The second tale centres on a girl this time. A poor but hardworking servant girl was sweeping out the house when she found a letter. She couldn’t read so instead took the letter to her masters. They told her the contents of the letter – that she had been invited to an elf baptism and asked to be a godmother. She hesitated not really sure of what she should do but her master manages to persuade her to accept.
Upon arrival the girl saw just how beautiful it was where the elves lived. They did everything to keep her comfortable and happy but she wanted to leave. The elves continued to work hard but after three days she was desperate to return. They ave her gold but let her leave. Once she got back home she learnt that it wasn’t three days but seven years that she had spent with them.
The final tale shows a woman who had her child taken from the cradle by elves and substituted with a changeling. She was advised by a neighbour to set the changeling on the hearth, make a fire and boil water within two eggshells. This should make the changeling laugh and he would leave. The woman did everything in her power to follow her neighbour’s instructions. Finally, the changeling laughed and a band of elves appeared to swap the child and changeling back.
“We’re finer than before –
We shan’t be cobblers anymore!”
The Golden Bird
Every year, a king’s apple tree is robbed of one golden apple during the night. Frustrated with this regular theft, the king sets his gardener’s sons to watch to find out who it is. The first two sons fail in their mission as they both fall asleep. However, the youngest son manages to stay away to see that the thief isn’t a person, but it is in fact a golden bird. He tries to shoot it but only manages to knock a feather off. The king decides that this feather is so valuable that he must also have the bird that it belongs to.
The king sends the sons again onto their next mission – capture the bird. On route, they meet a talking fox who gives them some advice. The first two sons ignore the advice but the third doesn’t. He obeys the fox so the fox further advises him to use the wooden cage from the castle and not the golden one. However, this he disobeys and the bird rouses the castle, resulting in his capture. The fox offers further advice – to use a grey leather saddle, not a gold one, but the son disobeys too. He now has a bird and a horse. He is sent after the princess from the golden castle. The fox advises him not to not her say her farewell to her parents but he disobeys again. As a result, princess’s father orders him to remove a hill for eight days as the price of his life.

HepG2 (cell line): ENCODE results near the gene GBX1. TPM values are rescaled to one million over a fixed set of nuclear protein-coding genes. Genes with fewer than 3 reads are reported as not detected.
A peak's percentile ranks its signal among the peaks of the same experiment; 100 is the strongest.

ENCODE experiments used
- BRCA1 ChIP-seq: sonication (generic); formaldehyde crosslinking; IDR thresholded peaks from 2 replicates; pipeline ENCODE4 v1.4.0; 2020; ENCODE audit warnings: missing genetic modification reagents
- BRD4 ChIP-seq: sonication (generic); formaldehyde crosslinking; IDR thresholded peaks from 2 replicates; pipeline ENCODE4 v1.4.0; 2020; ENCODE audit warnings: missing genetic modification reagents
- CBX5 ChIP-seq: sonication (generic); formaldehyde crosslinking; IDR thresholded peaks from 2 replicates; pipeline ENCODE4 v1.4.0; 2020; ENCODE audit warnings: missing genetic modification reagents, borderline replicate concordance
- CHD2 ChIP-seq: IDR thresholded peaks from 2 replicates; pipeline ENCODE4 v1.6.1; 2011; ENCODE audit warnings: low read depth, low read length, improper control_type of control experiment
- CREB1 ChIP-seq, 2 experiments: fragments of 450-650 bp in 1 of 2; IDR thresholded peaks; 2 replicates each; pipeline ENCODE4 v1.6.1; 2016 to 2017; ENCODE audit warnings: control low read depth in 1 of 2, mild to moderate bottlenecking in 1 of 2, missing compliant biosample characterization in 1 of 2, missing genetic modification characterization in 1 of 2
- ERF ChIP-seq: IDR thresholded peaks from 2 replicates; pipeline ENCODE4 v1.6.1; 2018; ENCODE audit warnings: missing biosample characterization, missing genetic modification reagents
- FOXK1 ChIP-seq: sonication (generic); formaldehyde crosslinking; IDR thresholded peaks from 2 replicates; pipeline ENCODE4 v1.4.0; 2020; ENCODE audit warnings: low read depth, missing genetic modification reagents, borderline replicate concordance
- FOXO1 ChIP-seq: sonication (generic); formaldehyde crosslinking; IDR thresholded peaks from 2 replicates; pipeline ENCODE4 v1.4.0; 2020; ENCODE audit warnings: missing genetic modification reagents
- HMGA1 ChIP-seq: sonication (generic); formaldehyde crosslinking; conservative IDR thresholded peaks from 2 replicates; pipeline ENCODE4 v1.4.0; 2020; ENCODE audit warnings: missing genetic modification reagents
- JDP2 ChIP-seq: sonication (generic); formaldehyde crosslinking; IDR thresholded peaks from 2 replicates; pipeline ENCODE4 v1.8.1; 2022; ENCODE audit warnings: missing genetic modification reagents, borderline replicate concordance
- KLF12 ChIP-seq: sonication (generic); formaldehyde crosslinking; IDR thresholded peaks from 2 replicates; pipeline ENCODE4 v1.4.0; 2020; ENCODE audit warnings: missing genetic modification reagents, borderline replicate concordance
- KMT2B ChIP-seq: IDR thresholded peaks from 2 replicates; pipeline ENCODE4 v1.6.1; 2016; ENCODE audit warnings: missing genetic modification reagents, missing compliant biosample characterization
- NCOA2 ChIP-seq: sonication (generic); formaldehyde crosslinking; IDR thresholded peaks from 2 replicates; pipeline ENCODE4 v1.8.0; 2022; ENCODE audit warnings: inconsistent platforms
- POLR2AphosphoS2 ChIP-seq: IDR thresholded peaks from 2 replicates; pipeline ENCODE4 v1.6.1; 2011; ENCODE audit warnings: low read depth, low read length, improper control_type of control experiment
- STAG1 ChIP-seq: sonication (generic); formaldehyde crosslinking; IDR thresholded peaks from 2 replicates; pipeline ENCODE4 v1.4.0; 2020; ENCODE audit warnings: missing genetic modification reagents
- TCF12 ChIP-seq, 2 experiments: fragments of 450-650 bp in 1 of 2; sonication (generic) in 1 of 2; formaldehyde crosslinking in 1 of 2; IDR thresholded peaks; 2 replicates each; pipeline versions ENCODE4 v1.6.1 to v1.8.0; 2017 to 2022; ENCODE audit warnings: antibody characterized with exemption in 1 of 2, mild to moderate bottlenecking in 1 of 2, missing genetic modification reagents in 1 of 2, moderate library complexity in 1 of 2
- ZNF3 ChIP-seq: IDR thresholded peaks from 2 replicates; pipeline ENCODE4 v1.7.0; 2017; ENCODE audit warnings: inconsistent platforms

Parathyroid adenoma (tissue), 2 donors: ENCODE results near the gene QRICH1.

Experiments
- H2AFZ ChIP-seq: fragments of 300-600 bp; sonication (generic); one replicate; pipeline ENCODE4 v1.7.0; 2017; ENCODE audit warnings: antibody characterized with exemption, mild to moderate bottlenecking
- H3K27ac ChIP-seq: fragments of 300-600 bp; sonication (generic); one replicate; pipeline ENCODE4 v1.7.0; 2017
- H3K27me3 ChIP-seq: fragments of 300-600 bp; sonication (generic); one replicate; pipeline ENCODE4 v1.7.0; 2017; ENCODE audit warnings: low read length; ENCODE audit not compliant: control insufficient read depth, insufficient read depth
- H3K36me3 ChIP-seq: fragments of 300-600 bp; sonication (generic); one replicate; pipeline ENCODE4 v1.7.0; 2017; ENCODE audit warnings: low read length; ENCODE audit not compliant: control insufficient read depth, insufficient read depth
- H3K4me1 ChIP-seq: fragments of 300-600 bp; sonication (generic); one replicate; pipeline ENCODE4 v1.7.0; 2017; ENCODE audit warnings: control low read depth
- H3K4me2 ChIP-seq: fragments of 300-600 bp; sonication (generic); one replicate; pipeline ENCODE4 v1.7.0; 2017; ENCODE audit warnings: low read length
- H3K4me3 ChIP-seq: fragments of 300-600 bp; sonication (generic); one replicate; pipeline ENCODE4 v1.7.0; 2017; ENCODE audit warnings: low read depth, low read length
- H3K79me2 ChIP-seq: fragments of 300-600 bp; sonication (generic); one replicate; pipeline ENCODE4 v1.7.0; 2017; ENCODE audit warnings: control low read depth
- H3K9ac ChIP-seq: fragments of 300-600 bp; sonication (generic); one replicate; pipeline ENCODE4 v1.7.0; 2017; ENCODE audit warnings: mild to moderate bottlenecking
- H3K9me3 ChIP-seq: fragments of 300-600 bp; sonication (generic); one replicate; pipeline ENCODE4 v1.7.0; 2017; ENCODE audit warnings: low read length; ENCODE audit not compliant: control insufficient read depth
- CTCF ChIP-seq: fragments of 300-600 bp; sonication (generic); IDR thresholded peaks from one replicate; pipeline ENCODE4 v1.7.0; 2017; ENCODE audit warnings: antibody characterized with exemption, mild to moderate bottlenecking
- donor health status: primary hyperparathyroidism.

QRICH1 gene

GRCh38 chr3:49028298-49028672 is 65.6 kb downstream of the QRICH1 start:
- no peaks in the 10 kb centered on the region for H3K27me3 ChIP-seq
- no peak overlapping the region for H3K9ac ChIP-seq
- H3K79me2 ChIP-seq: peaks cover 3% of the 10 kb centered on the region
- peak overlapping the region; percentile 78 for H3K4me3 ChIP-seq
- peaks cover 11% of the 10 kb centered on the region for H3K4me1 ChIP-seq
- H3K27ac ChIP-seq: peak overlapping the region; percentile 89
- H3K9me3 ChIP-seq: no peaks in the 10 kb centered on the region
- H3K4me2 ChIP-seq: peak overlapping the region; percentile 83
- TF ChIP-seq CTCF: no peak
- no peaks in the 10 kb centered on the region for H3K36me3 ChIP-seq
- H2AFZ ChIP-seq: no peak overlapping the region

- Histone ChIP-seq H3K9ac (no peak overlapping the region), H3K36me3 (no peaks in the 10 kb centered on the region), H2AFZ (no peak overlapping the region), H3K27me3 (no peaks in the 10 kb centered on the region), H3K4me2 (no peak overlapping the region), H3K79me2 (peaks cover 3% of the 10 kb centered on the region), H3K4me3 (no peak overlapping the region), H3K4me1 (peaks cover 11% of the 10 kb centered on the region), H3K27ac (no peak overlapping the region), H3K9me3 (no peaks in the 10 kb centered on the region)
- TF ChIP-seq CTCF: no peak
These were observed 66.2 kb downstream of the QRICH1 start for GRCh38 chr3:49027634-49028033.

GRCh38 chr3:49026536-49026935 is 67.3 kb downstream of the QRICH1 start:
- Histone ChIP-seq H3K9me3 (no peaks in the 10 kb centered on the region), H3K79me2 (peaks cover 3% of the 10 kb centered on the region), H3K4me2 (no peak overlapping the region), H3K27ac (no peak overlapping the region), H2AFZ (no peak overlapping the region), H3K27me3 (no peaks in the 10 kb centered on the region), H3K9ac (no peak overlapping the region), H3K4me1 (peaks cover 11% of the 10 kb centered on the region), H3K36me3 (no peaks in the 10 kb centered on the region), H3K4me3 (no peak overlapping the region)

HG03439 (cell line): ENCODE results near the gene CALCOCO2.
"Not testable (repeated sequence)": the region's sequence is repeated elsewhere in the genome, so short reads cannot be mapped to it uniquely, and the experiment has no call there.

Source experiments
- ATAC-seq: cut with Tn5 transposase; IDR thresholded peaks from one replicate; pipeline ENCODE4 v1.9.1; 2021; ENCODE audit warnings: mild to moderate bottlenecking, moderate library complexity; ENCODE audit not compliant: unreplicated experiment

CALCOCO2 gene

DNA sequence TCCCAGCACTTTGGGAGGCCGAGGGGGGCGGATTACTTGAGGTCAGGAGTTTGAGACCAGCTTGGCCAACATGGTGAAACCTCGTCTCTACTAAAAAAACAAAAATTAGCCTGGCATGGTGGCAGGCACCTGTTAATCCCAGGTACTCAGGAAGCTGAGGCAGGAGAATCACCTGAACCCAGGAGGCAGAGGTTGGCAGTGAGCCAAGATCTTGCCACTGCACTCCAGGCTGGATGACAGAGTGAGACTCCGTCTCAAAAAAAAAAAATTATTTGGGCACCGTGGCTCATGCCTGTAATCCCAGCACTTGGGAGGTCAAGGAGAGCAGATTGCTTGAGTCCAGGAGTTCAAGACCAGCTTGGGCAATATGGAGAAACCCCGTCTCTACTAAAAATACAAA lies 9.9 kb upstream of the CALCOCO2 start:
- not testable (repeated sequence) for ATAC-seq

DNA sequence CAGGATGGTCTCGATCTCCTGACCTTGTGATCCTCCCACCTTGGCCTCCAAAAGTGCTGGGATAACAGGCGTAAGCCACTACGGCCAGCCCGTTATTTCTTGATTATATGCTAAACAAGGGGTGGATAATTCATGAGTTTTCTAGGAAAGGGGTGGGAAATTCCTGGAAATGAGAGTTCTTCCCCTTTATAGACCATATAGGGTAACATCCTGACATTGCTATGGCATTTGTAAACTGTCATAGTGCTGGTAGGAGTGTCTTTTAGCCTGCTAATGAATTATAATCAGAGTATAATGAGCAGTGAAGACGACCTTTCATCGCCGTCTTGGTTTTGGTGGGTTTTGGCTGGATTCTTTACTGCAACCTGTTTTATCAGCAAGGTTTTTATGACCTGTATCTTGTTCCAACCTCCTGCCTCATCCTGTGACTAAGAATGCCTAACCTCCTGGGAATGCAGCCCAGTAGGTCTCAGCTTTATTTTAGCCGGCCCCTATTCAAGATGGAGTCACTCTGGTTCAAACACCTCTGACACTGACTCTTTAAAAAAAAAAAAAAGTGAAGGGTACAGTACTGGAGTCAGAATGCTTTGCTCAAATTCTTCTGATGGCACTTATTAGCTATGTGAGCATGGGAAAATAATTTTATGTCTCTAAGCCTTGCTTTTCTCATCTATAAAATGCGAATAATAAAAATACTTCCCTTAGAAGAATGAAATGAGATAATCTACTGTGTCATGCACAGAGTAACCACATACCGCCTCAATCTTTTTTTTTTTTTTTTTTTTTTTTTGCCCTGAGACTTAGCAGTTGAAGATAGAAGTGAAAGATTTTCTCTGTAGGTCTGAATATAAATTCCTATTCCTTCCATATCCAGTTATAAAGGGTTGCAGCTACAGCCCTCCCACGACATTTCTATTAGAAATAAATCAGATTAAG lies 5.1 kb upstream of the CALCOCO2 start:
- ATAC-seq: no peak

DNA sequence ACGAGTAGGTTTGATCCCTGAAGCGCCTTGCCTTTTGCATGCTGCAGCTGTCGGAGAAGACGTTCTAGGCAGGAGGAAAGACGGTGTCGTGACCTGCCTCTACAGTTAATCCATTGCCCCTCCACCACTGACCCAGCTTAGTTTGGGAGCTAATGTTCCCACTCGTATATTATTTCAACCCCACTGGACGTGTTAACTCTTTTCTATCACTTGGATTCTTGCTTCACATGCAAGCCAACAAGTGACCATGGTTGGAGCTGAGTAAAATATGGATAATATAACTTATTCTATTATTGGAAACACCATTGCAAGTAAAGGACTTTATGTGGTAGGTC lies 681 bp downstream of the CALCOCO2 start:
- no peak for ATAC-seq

The fox removes it and then they set out together again. He further advises the prince on how to keep all the things he has won since then. It then asks the prince to shoot it and cut off its head. When the prince refuses, it warns him against buying gallows’ flesh and sitting on the edge of rivers.
On route back home, he finds his older brothers who have been living in sin throughout this ordeal. Because of their actions, they are to be hanged on the gallows. He buys their liberty and they find out exactly what he has been up to. When he sits on the river’s edge, they push him in. They steal all of his things and the princess and begin back to their father. Nevertheless, the bird, horse and princess all grieve for the youngest son. The fox also rescues the prince. When he returns to his father’s castle dressed in a beggar’s clock, the bird, the horse and the princess all recognise him as the man who won them and become cheerful once again. The older brothers are punished for their deeds and he marries the princess.
Lastly, the third son cuts off the fox’s head and feet at the creatures request. The fox is revealed to be a man, the brother of the princess who had been enchanted by a witch after being lost of may years.
“And from then on nothing was missing from their happiness as long as they lived.”
I think there is (obviously) rather something magical about fairy tales. I found reading this a complete joy really. The majority are cautionary and I do wonder how younger audiences would find them now. Some are fairly barbaric and brutal but all have their own lessons. We all are desperate for good to overcome evil, for light to beat darkness, for kindness to be rewarded and that’s really what these tales show us. I’m so glad that I had this as a theme on my challenge because without it, I’m sure I wouldn’t have got to them! The reading list is forever growing, let’s face it. But I’ve loved reading them! No regrets.
I’ll continue catching up with you all whilst getting through my final week before half term break. I feel like I’ve been counting down since week two to be honest but it will be good to switch off and recover. The reading pile isn’t going to read itself, is it? Until next time my loves.
Big love all xxx